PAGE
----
Tampere University of Technology

TUTCRIS Research Portal

Ambient-Pressure XPS Study of a Ni-Fe Electrocatalyst for the Oxygen Evolution Reaction

Research output: Contribution to journalArticleScientificpeer-review

Details

Original languageEnglish
Pages (from-to)2247-2253
Number of pages7
JournalJournal of Physical Chemistry C
Volume120
Issue number4
DOIs
Publication statusPublished - 4 Feb 2016
Publication typeA1 Journal article-refereed

Abstract

Chemical analysis of solid-liquid interfaces under electrochemical conditions has recently become feasible due to the development of new synchrotron radiation techniques. Here we report the use of "tender" X-ray ambient-pressure X-ray photoelectron spectroscopy (APXPS) to characterize a thin film of Ni-Fe oxyhydroxide electrodeposited on Au as the working electrode at different applied potentials in 0.1 M KOH as the electrolyte. Our results show that the as-prepared 7 nm thick Ni-Fe (50% Fe) film contains Fe and Ni in both their metallic as well as oxidized states, and undergoes further oxidation when the sample is subjected to electrochemical oxidation-reduction cycles. Metallic Fe is oxidized to Fe3+ and metallic Ni to Ni2+/3+. This work shows that it is possible to monitor the chemical nature of the Ni-Fe catalyst as a function of potential when the corresponding current densities are small. This allows for operando measurements just above the onset of OER; however, current densities as they are desired in photoelectrochemical devices (∼1-10 mA cm-2) could not be achieved in this work, due to ohmic losses in the thin electrolyte film. We use a two-dimensional model to describe the spatial distribution of the electrochemical potential, current density, and pH as a function of the position above the electrolyte meniscus, to provide guidance toward enabling the acquisition of operando APXPS at high current density. The shifts in binding energy of water with applied potential predicted by the model are in good agreement with the experimental values.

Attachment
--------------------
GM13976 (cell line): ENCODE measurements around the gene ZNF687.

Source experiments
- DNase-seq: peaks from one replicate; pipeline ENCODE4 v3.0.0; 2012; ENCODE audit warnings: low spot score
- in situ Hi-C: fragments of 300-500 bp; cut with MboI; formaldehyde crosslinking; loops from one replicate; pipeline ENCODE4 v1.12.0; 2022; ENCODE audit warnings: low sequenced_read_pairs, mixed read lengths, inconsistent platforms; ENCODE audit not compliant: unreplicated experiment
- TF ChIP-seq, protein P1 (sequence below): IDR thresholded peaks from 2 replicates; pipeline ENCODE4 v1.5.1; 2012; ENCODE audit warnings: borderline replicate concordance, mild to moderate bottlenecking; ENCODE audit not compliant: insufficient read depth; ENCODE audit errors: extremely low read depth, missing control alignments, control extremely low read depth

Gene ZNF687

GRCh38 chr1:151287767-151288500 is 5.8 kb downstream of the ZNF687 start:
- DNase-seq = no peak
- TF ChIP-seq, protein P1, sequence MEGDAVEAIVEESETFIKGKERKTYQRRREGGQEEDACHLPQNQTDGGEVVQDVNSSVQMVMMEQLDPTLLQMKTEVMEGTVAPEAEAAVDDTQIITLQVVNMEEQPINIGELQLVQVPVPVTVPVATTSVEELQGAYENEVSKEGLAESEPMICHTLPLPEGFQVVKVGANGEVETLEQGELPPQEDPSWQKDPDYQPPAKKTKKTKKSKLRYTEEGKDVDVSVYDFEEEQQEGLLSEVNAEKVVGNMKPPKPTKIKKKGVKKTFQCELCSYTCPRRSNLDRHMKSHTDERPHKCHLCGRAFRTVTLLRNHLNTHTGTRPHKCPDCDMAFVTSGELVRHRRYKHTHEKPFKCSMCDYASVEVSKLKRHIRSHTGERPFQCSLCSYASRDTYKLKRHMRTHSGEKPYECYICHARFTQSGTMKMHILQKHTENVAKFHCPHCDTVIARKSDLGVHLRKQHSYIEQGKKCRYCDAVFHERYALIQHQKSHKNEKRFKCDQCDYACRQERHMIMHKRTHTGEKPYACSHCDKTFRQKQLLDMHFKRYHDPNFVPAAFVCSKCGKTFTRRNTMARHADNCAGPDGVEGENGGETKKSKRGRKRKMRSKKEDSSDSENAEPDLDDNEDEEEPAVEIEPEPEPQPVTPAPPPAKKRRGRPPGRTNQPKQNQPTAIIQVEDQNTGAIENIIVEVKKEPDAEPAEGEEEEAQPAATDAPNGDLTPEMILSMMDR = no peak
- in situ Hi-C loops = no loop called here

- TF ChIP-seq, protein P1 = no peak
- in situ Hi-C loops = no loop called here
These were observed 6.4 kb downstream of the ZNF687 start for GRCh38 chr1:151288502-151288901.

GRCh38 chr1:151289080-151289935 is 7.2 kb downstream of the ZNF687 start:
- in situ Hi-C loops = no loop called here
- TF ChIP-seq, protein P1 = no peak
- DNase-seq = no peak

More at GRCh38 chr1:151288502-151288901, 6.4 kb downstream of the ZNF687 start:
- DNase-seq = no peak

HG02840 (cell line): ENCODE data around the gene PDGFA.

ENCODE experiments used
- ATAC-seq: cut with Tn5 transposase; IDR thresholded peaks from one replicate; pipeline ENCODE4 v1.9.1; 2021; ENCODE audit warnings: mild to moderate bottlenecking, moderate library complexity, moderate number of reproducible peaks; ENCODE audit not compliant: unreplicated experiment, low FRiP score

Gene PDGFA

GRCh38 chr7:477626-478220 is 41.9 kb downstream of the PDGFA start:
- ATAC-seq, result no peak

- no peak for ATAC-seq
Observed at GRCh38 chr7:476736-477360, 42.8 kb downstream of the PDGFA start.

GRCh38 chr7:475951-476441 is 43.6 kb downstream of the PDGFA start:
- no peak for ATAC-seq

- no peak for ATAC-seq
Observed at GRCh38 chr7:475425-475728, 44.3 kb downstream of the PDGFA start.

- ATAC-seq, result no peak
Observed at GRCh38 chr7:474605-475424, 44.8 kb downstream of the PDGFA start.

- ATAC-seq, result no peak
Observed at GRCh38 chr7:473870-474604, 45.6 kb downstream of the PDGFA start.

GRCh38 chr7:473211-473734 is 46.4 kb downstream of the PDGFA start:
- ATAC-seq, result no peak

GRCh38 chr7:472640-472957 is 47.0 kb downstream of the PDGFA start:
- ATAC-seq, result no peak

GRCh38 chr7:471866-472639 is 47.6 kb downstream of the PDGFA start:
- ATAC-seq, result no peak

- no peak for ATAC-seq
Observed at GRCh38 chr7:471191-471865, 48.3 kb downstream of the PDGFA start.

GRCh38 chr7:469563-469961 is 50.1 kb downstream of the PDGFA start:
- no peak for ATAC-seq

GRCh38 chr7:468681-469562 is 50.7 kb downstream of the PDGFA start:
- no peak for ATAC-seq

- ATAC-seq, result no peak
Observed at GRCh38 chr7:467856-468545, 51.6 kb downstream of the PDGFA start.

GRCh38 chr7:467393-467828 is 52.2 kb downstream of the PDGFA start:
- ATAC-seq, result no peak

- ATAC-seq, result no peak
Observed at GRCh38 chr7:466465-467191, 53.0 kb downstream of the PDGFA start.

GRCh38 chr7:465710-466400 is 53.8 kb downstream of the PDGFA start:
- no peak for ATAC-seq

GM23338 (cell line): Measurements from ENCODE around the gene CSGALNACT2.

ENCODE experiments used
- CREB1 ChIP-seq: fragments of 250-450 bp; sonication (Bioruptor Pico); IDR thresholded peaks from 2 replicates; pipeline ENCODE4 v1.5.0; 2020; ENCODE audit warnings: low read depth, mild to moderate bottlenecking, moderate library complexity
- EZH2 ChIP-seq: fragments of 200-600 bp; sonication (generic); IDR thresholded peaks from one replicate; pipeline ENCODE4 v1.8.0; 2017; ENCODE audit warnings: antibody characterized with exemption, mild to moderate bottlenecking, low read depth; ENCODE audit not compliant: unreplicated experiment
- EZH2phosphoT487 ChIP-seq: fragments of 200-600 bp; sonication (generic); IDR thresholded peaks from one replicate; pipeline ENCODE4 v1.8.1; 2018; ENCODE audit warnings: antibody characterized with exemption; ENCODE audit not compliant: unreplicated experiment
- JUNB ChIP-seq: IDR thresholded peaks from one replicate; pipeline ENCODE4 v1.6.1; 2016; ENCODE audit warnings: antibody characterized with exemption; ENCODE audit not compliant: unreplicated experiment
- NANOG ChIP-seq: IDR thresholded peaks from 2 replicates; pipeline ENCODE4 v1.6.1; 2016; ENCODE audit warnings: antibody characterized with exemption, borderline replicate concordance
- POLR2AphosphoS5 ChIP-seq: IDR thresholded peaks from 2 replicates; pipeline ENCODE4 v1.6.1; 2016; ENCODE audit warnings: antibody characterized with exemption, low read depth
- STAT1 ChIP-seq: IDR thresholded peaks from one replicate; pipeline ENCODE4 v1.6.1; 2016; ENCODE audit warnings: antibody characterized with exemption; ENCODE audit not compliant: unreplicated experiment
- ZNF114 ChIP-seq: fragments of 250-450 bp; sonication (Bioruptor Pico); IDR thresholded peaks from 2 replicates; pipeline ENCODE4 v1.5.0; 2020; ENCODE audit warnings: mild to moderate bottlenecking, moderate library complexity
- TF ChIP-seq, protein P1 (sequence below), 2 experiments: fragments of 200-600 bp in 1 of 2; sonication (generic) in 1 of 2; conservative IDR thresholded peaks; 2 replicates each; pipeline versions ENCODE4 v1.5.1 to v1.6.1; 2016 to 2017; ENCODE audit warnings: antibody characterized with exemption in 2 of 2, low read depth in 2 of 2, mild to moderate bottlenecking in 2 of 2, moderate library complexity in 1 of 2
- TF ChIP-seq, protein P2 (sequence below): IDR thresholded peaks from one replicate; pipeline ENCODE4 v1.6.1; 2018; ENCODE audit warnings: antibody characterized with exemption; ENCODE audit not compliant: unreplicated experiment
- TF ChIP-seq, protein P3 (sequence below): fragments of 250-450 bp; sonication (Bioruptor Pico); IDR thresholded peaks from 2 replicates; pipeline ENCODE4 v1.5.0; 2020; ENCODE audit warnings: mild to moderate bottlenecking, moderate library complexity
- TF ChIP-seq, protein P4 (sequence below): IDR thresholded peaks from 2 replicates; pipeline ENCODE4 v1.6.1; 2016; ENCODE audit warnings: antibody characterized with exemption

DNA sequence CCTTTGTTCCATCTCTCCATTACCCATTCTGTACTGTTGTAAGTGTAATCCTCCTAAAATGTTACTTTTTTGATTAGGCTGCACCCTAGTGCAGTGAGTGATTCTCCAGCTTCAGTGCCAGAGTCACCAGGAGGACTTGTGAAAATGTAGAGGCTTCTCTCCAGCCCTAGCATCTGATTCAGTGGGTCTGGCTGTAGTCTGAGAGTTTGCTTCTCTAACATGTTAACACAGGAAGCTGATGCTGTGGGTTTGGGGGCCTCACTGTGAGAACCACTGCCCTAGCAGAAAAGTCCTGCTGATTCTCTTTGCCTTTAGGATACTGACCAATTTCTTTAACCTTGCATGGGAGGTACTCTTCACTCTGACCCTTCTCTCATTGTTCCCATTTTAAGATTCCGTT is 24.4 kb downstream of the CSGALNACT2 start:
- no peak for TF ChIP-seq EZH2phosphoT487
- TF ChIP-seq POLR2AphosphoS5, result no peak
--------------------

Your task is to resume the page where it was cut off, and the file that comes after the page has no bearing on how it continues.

Downloads statistics

No data available